Cellulitis may be associated with lymphangitis and lymphadenitis, which are due to bacteria within lymph vessels and local lymph glands. A red line tracks from the site of infection to nearby tender, swollen lymph glands. After successful treatment, the skin may flake or peel off as it heals. This can be itchy.
Why does skin peel after an infection?
Certain types of staphylococci bacteria secrete toxic substances that cause the top layer of the skin (epidermis) to split from the rest of the skin. Because the toxin spreads throughout the body, staphylococcal infection of a small area of skin may result in peeling over the entire body.
How do you treat skin after cellulitis?
Treat wounds right away.
- Wash the wound with soap and water.
- Apply an antibiotic ointment.
- Cover the wound with a bandage.
- Clean and change the bandage every day (or as often as your doctor recommends) until the wound heals.
What happens to the skin with cellulitis?
Cellulitis (sel-u-LIE-tis) is a common, potentially serious bacterial skin infection. The affected skin appears swollen and red and is typically painful and warm to the touch. Cellulitis usually affects the skin on the lower legs, but it can occur in the face, arms and other areas.
How long will cellulitis take to heal?
With treatment, a small patch of cellulitis in a healthy person can resolve in 5 days or so. The more severe the cellulitis and the more medical problems the person has, the longer it can take to resolve. Very severe cellulitis may last 2 weeks or more, even with treatment in the hospital.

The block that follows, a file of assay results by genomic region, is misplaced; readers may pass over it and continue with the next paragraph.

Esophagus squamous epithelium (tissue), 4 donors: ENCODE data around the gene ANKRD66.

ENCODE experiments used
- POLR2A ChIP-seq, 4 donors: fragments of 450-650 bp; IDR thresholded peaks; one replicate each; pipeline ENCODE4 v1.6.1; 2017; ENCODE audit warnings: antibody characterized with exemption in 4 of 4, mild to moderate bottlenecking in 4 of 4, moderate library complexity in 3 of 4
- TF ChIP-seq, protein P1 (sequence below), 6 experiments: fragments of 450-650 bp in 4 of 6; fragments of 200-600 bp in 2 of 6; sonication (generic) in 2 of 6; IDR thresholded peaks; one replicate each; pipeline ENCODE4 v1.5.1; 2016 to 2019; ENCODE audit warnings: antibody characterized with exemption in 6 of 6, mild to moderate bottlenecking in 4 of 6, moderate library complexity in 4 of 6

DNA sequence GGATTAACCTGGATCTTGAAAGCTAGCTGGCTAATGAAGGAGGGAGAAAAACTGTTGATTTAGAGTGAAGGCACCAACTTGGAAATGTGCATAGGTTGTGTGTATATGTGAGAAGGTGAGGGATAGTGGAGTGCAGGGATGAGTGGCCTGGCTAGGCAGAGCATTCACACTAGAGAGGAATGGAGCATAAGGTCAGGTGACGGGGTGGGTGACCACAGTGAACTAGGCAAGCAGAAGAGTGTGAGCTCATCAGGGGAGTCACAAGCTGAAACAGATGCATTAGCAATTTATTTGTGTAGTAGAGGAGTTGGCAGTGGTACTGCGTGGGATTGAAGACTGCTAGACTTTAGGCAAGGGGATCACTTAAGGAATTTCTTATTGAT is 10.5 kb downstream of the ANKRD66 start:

Does cellulitis turn purple when healing?
Necrotizing cellulitis starts as an extremely painful, red swelling that soon turns purple and then black as the skin and flesh die.
How do I know if my cellulitis is gone?
Signs of healing to look for include: Reduced pain. Less firmness around the infection. Decreased swelling.
Does cellulitis leave a scar?
In rare cases, the cellulitis may progress to a serious illness by spreading through the bloodstream. Some forms of severe cellulitis may require surgery and leave a person with scarring. Rarely, cellulitis can be life-threatening.
Can cellulitis cause permanent damage?
Complications of cellulitis can be very serious. These can include extensive tissue damage and tissue death (gangrene). The infection can also spread to the blood, bones, lymph system, heart, or nervous system. These infections can lead to amputation, shock, or even death.
Can cellulitis take months to heal?
Most cases of cellulitis will heal in 7 to 10 days with a regular course of antibiotics. Some infections may require longer treatment if the infection is not responding well. People with severe infections or those with a weakened immune system may also need longer or stronger doses of antibiotics.
Does itching mean cellulitis is healing?
The skin will look a bit shiny. The skin is smooth; it is not bumpy or raised. Cellulitis is not normally itchy until it starts to go away and the skin heals.
What should you avoid if you have cellulitis?
Don’t use hydrogen peroxide or alcohol, which can slow healing. If you have swelling in your legs (edema), support stockings and good skin care may help prevent leg sores and cellulitis. Take care of your feet, especially if you have diabetes or other conditions that increase the risk of infection.
When does cellulitis get worse?
However, worsening symptoms can also be a sign that a different antibiotic is necessary. Call your doctor if your pain increases or you notice the red area growing or becoming more swollen. You should also call your doctor if you develop a fever or other new symptoms.
Can cellulitis leave your system?
Most cases of cellulitis respond well to treatment, and symptoms start to disappear within a few days of starting an antibiotic. (5) But if left untreated, cellulitis can progress and become life-threatening.
Does cellulitis cause a hard lump?
Abscess. Some cases of cellulitis can result in an abscess forming near the site of the infection. An abscess is a swollen, pus-filled lump under the surface of the skin.